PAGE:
According to Mr. Love, this perceived racism toward Republicans among blacks developed at the time Barack Obama became the first back candidate to vie for the presidency. With the entrance of Obama on the national scene, many blacks at last took an interest in politics, with this one drawback: Any knowledge they gained was based solely on Obama’s candidacy and his subsequent election.

Overnight, Love said, blacks became experts on Obama — never questioning Obama’s policies or actions because they lacked prior political experiences to draw upon in order to evaluate or compare stated policies. Romney’s policies in 2012 would have been better economically for blacks, but lacking any background on which to base their votes, blacks voted for Obama’s wrong policies which sounded better to them, but which didn’t work.

Using logic, Mr. Love explained how to dispel the common notion in the black community that blacks can’t possibly be racists — as power and control must be present for racism to occur. Love asked: Is it really possible or logical to conclude that only Republicans can be racist and that Democrats are blameless? Is racism perceived to be present when a white candidate is selected over a less qualified black candidate? Or what if a more qualified black candidate is selected over a white candidate?

Other black misconceptions about whites, according to Love:

1. All white people are rich Republicans, which refutes logic as the wealthiest people in Congress are Democrats. Consider also that movie stars are wealthy and most often vote Democrat.

2. All whites love war and Bush was a war monger, when about an equal number of wars were started under presidents of both parties.

3. All whites are right-wing zealots, which comes into play because many blacks are one-issue voters (same as in many other ethnic groups). If a Democrat legislator is in sync with the views of a voters on a key issue — be it for gay rights, abortion, or immigration — voters must support that legislator. Yet not all Republicans are anti-gay, pro-life or for amnesty.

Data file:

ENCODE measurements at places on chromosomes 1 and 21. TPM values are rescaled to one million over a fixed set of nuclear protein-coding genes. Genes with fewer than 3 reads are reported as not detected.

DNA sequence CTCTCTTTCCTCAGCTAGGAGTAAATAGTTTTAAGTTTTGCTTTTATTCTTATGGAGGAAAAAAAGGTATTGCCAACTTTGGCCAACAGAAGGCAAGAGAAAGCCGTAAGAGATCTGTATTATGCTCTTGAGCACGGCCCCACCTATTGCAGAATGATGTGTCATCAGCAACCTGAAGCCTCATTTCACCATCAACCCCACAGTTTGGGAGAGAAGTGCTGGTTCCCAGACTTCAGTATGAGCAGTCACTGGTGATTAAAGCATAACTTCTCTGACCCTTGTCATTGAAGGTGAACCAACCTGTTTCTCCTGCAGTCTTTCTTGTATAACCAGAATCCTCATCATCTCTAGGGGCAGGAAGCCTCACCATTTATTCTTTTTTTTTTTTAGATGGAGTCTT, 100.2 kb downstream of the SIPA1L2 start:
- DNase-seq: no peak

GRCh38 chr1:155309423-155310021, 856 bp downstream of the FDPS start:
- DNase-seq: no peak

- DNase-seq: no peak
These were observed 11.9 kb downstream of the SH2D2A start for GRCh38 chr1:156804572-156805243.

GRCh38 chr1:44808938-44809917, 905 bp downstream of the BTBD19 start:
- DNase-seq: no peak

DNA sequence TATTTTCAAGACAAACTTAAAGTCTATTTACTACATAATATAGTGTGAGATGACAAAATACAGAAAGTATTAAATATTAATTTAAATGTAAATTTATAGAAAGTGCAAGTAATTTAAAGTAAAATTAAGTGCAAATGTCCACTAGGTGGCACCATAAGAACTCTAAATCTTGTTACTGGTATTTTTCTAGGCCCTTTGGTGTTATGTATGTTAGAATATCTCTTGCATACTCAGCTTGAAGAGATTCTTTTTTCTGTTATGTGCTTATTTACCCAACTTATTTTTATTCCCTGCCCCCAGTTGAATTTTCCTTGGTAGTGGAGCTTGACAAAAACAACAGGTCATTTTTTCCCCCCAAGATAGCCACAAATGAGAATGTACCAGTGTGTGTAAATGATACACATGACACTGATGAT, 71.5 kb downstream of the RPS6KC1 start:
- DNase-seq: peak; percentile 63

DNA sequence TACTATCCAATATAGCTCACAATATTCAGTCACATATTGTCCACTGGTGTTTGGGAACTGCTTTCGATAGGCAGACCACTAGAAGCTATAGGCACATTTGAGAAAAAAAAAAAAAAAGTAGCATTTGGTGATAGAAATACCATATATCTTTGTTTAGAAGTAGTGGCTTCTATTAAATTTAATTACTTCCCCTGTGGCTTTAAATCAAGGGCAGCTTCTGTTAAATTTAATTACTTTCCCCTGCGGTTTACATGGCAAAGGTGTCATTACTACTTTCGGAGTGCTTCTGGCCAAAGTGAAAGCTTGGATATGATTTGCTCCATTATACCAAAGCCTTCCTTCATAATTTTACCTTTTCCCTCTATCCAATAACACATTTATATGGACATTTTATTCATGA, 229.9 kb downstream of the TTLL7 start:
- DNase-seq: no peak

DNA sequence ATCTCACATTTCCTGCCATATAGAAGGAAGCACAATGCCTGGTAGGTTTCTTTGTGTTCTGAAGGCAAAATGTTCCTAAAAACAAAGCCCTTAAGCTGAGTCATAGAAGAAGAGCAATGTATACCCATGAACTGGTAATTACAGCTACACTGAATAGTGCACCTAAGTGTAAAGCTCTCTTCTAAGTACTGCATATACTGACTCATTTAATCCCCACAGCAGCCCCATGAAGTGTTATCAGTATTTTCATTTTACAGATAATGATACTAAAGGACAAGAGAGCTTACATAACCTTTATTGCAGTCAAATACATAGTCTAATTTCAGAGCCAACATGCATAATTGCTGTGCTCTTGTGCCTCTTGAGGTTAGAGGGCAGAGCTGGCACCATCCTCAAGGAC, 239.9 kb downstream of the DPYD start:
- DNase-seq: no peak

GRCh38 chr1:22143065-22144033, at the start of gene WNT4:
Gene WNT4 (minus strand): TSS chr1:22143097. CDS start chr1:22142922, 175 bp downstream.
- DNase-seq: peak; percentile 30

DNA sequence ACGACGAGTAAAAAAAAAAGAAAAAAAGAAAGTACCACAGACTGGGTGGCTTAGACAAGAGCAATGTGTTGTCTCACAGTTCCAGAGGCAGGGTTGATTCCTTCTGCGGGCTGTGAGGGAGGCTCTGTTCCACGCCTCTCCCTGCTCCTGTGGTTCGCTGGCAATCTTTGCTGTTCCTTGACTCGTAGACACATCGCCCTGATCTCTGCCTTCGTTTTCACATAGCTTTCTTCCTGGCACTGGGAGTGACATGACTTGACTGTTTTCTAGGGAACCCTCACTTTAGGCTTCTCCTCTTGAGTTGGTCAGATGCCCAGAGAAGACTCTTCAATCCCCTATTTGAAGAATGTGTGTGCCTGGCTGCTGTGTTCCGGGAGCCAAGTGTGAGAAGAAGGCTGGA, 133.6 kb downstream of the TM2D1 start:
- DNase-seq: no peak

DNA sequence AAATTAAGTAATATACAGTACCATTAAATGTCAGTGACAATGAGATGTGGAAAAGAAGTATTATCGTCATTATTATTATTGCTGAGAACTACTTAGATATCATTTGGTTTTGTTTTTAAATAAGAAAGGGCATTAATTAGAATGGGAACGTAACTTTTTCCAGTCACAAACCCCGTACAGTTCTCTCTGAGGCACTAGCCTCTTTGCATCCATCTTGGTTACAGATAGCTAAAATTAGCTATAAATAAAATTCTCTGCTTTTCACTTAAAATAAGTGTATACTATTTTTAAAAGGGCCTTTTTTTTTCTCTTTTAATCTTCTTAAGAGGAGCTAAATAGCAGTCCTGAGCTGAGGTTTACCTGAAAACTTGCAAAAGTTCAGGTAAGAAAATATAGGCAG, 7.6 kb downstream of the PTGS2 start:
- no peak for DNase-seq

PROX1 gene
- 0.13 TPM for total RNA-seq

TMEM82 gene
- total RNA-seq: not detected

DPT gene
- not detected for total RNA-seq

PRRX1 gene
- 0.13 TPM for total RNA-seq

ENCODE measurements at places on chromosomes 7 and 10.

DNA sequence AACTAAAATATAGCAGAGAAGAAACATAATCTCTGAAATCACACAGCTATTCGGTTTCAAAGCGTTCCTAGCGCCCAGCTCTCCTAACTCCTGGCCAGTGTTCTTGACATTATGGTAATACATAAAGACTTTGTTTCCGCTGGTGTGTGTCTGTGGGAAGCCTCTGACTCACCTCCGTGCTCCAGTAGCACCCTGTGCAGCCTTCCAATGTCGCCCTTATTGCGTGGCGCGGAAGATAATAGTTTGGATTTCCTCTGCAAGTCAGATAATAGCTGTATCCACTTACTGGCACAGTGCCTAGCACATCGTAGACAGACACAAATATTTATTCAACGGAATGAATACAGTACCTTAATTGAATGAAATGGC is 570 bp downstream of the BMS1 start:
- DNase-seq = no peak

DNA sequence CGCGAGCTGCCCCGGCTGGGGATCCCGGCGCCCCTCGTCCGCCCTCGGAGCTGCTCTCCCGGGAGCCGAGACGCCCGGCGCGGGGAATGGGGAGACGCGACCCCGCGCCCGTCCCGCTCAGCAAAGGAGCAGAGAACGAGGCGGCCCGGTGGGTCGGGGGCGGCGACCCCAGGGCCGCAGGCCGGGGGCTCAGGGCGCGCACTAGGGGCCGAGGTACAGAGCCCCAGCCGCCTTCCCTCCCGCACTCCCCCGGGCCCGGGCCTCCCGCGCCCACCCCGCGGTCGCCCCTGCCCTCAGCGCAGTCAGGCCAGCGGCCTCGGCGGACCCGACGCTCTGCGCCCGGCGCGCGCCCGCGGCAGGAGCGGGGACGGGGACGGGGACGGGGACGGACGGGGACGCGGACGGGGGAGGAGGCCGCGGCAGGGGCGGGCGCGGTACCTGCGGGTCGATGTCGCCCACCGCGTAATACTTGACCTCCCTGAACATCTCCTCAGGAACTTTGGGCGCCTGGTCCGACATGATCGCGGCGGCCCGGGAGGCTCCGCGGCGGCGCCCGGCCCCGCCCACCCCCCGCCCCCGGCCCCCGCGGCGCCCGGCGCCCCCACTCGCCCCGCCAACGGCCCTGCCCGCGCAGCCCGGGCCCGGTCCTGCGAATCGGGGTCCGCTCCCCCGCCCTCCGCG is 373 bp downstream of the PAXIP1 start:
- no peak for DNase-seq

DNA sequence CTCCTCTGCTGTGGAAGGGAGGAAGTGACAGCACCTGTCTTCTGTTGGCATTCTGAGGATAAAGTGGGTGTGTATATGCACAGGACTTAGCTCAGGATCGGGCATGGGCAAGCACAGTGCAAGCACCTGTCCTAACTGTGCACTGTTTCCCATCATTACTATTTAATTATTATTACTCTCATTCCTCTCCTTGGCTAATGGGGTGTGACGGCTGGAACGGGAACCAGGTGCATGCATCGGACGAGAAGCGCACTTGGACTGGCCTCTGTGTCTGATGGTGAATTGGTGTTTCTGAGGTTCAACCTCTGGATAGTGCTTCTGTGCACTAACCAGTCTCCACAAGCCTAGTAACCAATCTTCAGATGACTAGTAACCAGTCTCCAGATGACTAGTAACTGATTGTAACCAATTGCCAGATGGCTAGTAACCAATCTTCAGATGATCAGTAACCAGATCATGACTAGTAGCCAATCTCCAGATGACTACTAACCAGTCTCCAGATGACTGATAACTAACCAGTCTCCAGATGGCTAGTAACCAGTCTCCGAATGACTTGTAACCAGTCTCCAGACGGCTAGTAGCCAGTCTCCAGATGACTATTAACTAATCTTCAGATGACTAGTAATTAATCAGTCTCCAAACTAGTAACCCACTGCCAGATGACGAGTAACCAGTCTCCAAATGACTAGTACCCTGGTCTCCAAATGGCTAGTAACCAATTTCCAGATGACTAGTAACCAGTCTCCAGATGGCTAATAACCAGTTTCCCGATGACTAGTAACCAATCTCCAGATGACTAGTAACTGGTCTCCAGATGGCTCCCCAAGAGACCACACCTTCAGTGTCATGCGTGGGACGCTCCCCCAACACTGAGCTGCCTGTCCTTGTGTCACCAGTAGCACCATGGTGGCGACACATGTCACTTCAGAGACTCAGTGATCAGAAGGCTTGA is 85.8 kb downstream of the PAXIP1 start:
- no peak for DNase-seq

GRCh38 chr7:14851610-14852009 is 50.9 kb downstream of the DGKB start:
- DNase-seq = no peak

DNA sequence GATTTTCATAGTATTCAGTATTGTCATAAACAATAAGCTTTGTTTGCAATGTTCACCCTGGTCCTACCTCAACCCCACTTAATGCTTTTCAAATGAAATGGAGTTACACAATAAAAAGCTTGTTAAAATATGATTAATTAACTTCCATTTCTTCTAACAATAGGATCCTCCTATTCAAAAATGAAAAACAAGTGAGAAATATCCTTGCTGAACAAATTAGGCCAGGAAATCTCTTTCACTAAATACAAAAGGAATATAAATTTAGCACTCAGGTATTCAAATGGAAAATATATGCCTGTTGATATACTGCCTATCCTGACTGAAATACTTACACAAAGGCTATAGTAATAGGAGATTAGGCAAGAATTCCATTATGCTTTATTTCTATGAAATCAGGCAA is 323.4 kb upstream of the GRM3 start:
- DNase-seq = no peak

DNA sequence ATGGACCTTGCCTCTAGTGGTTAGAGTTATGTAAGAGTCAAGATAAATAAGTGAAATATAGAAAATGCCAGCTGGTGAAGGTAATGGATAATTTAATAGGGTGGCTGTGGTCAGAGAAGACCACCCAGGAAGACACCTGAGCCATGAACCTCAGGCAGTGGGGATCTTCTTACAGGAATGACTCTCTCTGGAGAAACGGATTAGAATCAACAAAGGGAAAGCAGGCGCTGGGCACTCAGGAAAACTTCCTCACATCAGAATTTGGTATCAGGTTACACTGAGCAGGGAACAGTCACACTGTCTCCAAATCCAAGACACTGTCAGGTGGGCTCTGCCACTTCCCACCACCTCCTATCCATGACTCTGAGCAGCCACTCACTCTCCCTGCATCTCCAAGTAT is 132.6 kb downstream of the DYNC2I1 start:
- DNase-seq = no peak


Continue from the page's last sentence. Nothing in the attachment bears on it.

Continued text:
And what about the stigma placed upon black conservatives by other black Americans? As blacks are expected to vote Democrat or they are “off the plantation,” black conservatives are accordingly racist. Not so says Mr. Love who didn’t grow up wealthy — but neither did Dr. Ben Carson who was targeted by the IRS in 2013 after daring to criticize Obama and his policies at the National Prayer Breakfast.

In the Q&A after his presentation, Love was asked: Will Republicans ever again be able to capture a goodly portion of the black vote? Love suggested that 30 percent of the black vote is about all Republicans could hope for in future elections. Even so, he asked, why do Republicans write off a good proportions of the voting population? While Democrats can count on Jews, women, and Hispanics for support, they continue to take the black vote for granted because of its huge ready made majority. Is this indifference by Democrats an opportunity for Republicans among black voters?

Love said that it is not enough for Republicans to just show up in black neighborhoods once every four years. They are seen as opportunists. Republicans need to court the black vote, Love said, because blacks live in mega cities like Atlanta, Chicago, and Los Angeles. This is where the votes are. Blacks need the Republican Party, because Republican polices are better for blacks in the long run.

But Love asked: How does one break the chain of dependency that blacks have come to expect from Democratic politicians? Logic comes to the rescue. Has the leadership in your black community serve you well? What about the promises that were made over the years? Have they been kept? Are you better off since President Obama became president?

A brief discussion of Adam Smith’s book, The Invisible Hand, brought to a close the Heartland event. An black attendee noted how the “personal self-interest” of many black voters always comes into play. The result of voting for this “self-interest,” he said, has helped create the worst pathologies we see now in many black communities: poverty, unemployment, and crime.

Politicians would do well to remember: Good intent has consequences which should be based on results, not on interests.

I highly recommend you read Mr. Love’s book, Logic.

[END NOTE: I had one point of contention with Love, which riled me as a conservative Republican. It occurred when Love spoke about not being a fan of name-calling — specifically the use of the term RINOS (Republicans in Name Only) by conservative Republican and Tea Party members. As stated by Mr. Love: “Democrats don’t call Democrats DINOS,” so why does the Tea Party ostracize “RINOs”? For conservatives like me and other Tea Party members, the good of the party does not rest with establishment Republicans in leadership positions. They are trying to silence conservatives and the Tea Party so they can continue to compromise with Democrats with an agenda that is Democrat-lite — bigger government and more massive spending.

— Nancy Thorner

Nancy Thorner writes for Illinois Review.